Isabelle says there are several aspects of life in India that remind her of home. “How we interact with our everyday life is similar in both Germany and India. Separate house slippers to wear at home, the celebration of food and festivals, the importance of friendship…” She feels Germany and India share the same spirit especially in terms of festivities. “We love food and we love celebrating food. There is an entire countdown to Christmas. Every day there is some dinner or get-together,” much like how Indians excitedly countdown to Navratri or Diwali. Franziska, who was born in India to German parents, adds that both the countries exhibit the same kind of passion for their favourite sport. “In India, they support cricket like anything while in Germany it would be football.”

Having lived in India for almost a decade, Isabelle has also noticed some broad similarities in the way children are brought up in the two countries. “We have a saying in South Germany ‘Schaffe Schaffe Hausle baue’ that loosely translates to ‘work, work, work and build a house’. I found that parents here have a similar outlook…to teach their children to work hard. They feel that they’ve fulfilled their duty only once the children have moved out or gotten married. Also, my mother never let me leave the house without a big breakfast. It’s the same here.” The importance given to the care of the family is one similarity that came up again and again in conversations with all German expats.

While most people wouldn’t draw parallels between German and Indian discipline (or lack thereof), Germans married to Indians have found a way to bridge the gap. Take for example, Ilka, who thinks that the famed differences of discipline between the two cultures actually works to her marital advantage. She sees the difference as Germans being highly planning-oriented; while Indians are more flexible in their approach. Ilka and her husband balance each other out in several ways. She says, like most Germans, she too tends to get stressed when her plans don’t work out, but her husband calms her down.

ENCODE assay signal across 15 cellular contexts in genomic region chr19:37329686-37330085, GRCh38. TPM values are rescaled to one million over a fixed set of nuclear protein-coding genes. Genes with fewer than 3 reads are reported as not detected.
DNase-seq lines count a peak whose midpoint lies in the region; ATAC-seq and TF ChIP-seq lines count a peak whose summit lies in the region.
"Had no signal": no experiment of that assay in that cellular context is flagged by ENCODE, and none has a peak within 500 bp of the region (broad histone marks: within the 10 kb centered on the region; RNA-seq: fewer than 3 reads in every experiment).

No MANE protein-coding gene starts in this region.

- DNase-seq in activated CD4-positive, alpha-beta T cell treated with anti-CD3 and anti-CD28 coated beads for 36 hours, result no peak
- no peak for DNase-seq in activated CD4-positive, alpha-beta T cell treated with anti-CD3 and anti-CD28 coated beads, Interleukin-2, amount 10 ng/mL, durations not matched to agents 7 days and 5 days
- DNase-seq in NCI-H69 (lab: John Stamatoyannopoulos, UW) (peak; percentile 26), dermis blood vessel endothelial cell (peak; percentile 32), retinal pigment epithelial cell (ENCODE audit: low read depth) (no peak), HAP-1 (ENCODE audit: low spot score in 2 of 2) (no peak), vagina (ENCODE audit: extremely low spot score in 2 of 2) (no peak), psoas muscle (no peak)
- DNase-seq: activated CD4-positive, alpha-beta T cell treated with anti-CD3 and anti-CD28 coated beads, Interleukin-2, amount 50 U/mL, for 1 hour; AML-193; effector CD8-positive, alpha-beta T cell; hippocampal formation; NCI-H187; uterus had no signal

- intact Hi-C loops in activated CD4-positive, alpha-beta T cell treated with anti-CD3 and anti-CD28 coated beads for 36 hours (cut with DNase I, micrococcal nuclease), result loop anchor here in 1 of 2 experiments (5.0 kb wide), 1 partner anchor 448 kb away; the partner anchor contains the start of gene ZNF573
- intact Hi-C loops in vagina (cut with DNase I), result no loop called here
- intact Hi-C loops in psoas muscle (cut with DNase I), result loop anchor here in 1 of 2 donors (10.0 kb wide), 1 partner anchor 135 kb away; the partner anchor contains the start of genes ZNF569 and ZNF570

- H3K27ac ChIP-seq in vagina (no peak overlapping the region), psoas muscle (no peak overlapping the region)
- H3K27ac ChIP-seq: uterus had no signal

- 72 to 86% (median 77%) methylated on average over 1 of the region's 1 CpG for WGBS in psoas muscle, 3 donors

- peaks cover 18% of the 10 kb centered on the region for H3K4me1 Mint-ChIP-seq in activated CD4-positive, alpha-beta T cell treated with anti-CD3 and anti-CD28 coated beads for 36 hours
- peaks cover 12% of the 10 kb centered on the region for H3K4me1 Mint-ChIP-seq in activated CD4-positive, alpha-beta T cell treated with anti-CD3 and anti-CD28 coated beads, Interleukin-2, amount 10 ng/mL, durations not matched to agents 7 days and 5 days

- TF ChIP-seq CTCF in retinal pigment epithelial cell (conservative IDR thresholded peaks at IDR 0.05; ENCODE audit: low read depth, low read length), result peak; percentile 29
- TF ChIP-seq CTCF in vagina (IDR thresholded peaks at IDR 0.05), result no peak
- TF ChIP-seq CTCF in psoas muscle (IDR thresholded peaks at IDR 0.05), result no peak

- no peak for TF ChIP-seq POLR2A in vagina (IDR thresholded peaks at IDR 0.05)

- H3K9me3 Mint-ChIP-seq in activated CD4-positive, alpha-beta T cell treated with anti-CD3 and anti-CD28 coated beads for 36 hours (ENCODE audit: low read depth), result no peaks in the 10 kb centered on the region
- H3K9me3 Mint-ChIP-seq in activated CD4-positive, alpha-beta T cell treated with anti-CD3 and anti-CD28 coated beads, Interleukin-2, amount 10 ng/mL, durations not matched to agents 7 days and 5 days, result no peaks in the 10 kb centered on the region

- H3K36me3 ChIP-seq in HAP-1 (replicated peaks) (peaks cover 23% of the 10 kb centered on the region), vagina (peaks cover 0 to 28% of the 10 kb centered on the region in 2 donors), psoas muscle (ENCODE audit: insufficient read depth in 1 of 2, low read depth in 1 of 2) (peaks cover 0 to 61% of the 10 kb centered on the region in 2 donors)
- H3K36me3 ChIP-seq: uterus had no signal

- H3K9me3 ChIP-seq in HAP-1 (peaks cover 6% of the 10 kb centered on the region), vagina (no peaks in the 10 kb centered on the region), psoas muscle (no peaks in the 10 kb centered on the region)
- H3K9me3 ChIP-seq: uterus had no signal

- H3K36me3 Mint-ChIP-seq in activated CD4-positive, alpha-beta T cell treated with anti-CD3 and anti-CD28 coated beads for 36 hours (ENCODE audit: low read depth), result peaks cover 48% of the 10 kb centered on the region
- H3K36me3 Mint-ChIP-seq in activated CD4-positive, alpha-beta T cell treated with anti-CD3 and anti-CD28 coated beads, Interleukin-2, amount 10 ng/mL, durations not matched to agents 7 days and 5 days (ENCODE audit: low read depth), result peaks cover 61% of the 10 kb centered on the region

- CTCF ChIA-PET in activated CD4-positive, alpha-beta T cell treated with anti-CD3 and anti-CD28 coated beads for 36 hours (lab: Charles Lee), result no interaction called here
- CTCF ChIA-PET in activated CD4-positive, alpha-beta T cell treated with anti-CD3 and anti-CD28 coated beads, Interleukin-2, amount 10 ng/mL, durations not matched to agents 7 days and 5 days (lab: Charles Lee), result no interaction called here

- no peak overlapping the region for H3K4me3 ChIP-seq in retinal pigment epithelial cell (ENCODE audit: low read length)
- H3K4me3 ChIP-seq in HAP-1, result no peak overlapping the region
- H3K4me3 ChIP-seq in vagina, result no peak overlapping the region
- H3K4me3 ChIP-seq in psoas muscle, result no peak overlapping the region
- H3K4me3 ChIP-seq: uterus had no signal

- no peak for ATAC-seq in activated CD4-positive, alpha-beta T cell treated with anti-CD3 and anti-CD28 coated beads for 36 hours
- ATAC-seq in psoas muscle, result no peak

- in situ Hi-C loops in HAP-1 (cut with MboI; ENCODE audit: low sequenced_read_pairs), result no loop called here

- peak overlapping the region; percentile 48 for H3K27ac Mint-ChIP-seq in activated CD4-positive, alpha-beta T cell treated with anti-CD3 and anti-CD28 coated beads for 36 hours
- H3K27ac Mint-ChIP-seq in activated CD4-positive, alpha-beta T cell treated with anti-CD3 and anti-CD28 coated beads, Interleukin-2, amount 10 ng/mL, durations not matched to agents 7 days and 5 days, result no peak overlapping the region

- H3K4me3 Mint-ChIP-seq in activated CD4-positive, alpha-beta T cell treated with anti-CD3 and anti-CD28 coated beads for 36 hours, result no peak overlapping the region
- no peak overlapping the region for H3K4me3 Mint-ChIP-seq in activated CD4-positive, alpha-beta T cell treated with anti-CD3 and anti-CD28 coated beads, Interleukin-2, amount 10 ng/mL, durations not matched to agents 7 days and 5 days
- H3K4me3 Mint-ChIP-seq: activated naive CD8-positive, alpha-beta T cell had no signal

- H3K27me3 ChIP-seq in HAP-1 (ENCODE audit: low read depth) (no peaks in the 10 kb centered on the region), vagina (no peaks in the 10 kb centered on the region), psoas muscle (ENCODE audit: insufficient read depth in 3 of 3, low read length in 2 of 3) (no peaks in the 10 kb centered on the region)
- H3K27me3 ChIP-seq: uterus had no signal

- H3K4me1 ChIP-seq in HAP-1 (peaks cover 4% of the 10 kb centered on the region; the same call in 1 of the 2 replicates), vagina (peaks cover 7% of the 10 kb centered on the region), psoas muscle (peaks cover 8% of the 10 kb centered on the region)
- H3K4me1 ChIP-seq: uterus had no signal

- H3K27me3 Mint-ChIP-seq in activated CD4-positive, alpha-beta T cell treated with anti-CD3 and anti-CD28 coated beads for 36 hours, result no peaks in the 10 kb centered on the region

Consequently, Ilka feels India is “so full of life. The social life here is more happening; people smile at you, bond over food and are much more relaxed.” Isabelle, too, can attest to Indians’ friendliness. When asked about an Indian characteristic that makes her feel most at home, she quickly answers “humour.” “Whether it’s a taxi driver or someone I’m meeting professionally, I’ve learnt that it’s easy to lighten the mood here by just cracking a few jokes. Indians love to laugh,” she adds.

Indeed, these Germans-who-never-left as just diehard Indophiles are more Indian than you’d guess at first, having even developed some classic Indian skills with time. Ilka assures us that her husband can’t bargain as well as she does, and that she can even drape a saree on her own.

Isabelle, meanwhile, feels some amount of Indianness has seeped into her because “whenever its raining, my body instantly craves chai and samosa”.

Like the long-settled German expats in India, the German airline, Lufthansa, too has incorporated some quintessential aspects of Indian culture in its service. Recognising the centuries-old cultural affinity between the two countries, Lufthansa now provides a rich experience of Indian hospitality to all flyers on board its flights to and from India. You can expect a greeting of Namaste by an all-Indian crew, Indian food, and popular Indian in-flight entertainment options. And as the video shows, India’s culture and hospitality have been internalized by Lufthansa to the extent that they are More Indian Than You Think. To experience Lufthansa’s hospitality on your next trip abroad, click here.

Play

This article was produced by the Scroll marketing team on behalf of Lufthansa as part of their More Indian Than You Think initiative and not by the Scroll editorial team.